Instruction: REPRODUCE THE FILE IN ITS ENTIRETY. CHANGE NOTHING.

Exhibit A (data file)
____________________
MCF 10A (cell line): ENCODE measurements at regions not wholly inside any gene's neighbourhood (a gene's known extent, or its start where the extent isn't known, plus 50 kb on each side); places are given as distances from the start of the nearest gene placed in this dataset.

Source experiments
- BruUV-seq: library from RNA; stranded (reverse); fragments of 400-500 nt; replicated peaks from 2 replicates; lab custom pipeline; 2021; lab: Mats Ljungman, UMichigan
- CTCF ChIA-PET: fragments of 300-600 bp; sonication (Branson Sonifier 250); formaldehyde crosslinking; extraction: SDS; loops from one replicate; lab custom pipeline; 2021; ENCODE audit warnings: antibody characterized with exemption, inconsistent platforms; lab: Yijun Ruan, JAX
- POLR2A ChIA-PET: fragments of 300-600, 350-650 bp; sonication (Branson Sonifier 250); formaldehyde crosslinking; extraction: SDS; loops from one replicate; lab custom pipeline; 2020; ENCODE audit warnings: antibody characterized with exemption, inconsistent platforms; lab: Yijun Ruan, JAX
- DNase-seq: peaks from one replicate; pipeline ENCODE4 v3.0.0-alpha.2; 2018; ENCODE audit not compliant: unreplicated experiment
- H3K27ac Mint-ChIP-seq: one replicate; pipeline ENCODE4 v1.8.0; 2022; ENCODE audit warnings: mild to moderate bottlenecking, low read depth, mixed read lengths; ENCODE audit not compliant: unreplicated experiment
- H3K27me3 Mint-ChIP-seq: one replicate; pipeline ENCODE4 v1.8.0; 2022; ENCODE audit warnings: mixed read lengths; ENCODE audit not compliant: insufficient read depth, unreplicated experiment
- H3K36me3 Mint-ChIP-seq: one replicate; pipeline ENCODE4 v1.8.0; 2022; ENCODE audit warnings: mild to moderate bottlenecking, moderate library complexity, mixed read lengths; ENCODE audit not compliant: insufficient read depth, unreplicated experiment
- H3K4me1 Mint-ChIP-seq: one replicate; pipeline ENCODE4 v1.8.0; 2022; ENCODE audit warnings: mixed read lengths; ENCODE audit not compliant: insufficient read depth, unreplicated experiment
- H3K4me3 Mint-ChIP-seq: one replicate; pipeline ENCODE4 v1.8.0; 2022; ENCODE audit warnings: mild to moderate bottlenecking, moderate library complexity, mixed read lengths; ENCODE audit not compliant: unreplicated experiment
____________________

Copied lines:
MCF 10A (cell line): ENCODE measurements at regions not wholly inside any gene's neighbourhood (a gene's known extent, or its start where the extent isn't known, plus 50 kb on each side); places are given as distances from the start of the nearest gene placed in this dataset.

Source experiments
- BruUV-seq: library from RNA; stranded (reverse); fragments of 400-500 nt; replicated peaks from 2 replicates; lab custom pipeline; 2021; lab: Mats Ljungman, UMichigan
- CTCF ChIA-PET: fragments of 300-600 bp; sonication (Branson Sonifier 250); formaldehyde crosslinking; extraction: SDS; loops from one replicate; lab custom pipeline; 2021; ENCODE audit warnings: antibody characterized with exemption, inconsistent platforms; lab: Yijun Ruan, JAX
- POLR2A ChIA-PET: fragments of 300-600, 350-650 bp; sonication (Branson Sonifier 250); formaldehyde crosslinking; extraction: SDS; loops from one replicate; lab custom pipeline; 2020; ENCODE audit warnings: antibody characterized with exemption, inconsistent platforms; lab: Yijun Ruan, JAX
- DNase-seq: peaks from one replicate; pipeline ENCODE4 v3.0.0-alpha.2; 2018; ENCODE audit not compliant: unreplicated experiment
- H3K27ac Mint-ChIP-seq: one replicate; pipeline ENCODE4 v1.8.0; 2022; ENCODE audit warnings: mild to moderate bottlenecking, low read depth, mixed read lengths; ENCODE audit not compliant: unreplicated experiment
- H3K27me3 Mint-ChIP-seq: one replicate; pipeline ENCODE4 v1.8.0; 2022; ENCODE audit warnings: mixed read lengths; ENCODE audit not compliant: insufficient read depth, unreplicated experiment
- H3K36me3 Mint-ChIP-seq: one replicate; pipeline ENCODE4 v1.8.0; 2022; ENCODE audit warnings: mild to moderate bottlenecking, moderate library complexity, mixed read lengths; ENCODE audit not compliant: insufficient read depth, unreplicated experiment
- H3K4me1 Mint-ChIP-seq: one replicate; pipeline ENCODE4 v1.8.0; 2022; ENCODE audit warnings: mixed read lengths; ENCODE audit not compliant: insufficient read depth, unreplicated experiment
- H3K4me3 Mint-ChIP-seq: one replicate; pipeline ENCODE4 v1.8.0; 2022; ENCODE audit warnings: mild to moderate bottlenecking, moderate library complexity, mixed read lengths; ENCODE audit not compliant: unreplicated experiment